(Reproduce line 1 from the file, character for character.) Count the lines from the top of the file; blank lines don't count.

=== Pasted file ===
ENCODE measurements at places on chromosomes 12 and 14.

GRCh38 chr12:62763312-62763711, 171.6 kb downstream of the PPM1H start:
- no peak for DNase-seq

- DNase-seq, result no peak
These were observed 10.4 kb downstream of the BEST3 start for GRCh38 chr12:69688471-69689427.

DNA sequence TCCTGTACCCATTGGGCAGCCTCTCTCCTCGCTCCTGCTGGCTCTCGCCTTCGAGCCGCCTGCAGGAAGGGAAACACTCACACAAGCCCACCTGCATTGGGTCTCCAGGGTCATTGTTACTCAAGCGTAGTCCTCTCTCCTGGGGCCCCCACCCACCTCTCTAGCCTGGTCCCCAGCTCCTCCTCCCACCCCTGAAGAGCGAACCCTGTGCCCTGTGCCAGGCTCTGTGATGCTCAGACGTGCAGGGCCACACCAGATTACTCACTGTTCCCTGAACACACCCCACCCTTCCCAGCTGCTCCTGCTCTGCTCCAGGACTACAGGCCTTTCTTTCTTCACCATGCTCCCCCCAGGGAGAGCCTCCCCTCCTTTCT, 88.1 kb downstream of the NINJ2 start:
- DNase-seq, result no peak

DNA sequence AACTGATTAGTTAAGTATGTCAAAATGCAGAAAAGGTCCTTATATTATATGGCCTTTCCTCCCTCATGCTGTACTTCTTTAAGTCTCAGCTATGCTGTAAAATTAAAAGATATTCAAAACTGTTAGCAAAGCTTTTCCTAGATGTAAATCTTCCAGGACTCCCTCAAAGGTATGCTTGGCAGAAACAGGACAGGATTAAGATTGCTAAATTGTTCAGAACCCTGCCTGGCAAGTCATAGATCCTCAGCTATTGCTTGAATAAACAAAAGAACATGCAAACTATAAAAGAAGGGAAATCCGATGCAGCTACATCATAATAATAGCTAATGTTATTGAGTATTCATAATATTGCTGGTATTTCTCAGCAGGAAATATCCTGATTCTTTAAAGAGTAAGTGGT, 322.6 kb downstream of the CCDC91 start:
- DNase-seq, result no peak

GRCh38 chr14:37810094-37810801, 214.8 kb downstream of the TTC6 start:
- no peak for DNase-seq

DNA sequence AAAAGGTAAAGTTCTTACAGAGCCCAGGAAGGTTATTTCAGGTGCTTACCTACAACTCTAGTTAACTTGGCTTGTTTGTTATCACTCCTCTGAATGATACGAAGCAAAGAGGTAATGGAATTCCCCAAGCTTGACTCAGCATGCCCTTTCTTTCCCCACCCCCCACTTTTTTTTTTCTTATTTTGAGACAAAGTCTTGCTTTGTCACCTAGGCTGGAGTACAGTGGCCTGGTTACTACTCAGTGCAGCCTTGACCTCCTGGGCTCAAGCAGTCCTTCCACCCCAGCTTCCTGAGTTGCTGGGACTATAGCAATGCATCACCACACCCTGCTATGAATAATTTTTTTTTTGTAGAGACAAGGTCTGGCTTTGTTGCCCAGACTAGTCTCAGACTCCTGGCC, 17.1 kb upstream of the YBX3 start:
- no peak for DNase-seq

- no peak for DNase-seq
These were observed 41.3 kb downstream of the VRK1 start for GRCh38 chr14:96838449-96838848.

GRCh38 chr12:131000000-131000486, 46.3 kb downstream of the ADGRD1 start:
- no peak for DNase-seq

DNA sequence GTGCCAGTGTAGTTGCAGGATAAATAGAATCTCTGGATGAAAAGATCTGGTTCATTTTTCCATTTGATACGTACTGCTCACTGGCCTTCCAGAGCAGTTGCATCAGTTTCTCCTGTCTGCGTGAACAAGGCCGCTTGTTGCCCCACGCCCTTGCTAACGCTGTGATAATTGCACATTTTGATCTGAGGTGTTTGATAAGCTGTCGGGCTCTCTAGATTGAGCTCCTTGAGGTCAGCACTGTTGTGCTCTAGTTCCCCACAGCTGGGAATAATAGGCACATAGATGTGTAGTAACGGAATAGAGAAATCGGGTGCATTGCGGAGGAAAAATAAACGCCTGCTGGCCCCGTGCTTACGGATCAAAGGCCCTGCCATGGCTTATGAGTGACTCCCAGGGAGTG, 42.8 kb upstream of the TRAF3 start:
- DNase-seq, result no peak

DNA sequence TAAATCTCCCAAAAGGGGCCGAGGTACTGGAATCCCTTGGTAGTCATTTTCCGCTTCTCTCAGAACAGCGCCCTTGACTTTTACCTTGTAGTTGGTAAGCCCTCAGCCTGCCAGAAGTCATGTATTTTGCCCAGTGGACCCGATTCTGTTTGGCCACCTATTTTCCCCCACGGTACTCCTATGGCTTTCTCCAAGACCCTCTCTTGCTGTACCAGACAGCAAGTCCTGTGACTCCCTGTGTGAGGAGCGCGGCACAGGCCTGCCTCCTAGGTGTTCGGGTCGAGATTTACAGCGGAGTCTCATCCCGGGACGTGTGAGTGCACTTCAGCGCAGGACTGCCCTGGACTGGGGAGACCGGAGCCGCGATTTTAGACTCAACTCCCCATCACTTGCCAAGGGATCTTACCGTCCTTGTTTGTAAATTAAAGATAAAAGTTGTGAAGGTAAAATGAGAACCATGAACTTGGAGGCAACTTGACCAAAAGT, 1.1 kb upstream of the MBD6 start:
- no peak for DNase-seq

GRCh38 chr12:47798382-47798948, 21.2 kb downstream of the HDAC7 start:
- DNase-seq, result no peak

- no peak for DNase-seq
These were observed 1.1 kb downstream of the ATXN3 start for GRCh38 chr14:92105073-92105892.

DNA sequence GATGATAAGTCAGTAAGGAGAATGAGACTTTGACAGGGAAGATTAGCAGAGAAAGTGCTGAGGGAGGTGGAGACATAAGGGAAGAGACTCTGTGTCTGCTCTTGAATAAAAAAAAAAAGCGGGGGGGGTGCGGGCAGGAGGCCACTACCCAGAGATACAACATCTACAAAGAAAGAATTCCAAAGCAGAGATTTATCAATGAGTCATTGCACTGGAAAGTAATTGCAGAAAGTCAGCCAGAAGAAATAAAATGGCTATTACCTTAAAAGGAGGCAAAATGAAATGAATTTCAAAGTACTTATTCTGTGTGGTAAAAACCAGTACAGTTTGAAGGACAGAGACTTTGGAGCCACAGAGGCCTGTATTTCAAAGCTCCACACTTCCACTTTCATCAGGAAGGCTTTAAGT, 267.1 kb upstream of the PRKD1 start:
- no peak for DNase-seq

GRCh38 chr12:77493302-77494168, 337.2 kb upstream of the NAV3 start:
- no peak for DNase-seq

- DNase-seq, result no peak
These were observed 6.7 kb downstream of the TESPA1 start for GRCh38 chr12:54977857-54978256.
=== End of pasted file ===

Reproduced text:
ENCODE measurements at places on chromosomes 12 and 14.